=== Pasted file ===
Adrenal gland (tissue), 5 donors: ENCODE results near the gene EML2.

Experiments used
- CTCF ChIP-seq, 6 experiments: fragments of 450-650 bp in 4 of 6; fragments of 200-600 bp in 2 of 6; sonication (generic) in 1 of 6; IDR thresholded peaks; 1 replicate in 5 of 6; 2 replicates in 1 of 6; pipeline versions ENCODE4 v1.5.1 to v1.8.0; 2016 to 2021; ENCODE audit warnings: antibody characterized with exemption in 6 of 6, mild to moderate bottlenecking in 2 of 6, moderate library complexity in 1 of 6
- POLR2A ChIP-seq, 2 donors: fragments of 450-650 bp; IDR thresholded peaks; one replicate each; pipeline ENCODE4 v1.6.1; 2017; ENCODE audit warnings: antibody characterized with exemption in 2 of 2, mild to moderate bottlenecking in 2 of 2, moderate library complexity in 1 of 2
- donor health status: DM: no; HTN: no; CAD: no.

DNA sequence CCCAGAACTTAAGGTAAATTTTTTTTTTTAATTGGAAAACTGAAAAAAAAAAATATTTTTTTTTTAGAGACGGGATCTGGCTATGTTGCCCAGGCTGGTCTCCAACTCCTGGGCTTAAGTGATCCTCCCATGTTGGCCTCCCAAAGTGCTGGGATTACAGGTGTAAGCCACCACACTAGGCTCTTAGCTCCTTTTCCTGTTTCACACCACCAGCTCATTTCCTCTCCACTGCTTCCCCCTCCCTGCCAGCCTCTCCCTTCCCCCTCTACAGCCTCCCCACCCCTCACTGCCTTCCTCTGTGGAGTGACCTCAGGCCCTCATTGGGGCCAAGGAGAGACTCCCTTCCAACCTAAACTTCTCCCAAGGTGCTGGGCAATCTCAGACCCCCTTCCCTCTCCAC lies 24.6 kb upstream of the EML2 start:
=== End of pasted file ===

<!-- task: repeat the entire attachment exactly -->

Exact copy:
Adrenal gland (tissue), 5 donors: ENCODE results near the gene EML2.

Experiments used
- CTCF ChIP-seq, 6 experiments: fragments of 450-650 bp in 4 of 6; fragments of 200-600 bp in 2 of 6; sonication (generic) in 1 of 6; IDR thresholded peaks; 1 replicate in 5 of 6; 2 replicates in 1 of 6; pipeline versions ENCODE4 v1.5.1 to v1.8.0; 2016 to 2021; ENCODE audit warnings: antibody characterized with exemption in 6 of 6, mild to moderate bottlenecking in 2 of 6, moderate library complexity in 1 of 6
- POLR2A ChIP-seq, 2 donors: fragments of 450-650 bp; IDR thresholded peaks; one replicate each; pipeline ENCODE4 v1.6.1; 2017; ENCODE audit warnings: antibody characterized with exemption in 2 of 2, mild to moderate bottlenecking in 2 of 2, moderate library complexity in 1 of 2
- donor health status: DM: no; HTN: no; CAD: no.

DNA sequence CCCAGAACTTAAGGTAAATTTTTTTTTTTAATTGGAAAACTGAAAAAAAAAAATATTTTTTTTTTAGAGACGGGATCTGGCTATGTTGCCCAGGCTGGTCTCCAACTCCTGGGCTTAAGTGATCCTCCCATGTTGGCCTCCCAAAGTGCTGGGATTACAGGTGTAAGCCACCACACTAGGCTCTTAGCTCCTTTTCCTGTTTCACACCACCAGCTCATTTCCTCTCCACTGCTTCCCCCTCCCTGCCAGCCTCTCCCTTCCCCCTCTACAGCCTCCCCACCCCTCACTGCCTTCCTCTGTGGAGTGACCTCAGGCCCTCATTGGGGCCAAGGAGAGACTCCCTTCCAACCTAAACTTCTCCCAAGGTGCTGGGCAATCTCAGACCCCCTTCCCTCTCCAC lies 24.6 kb upstream of the EML2 start: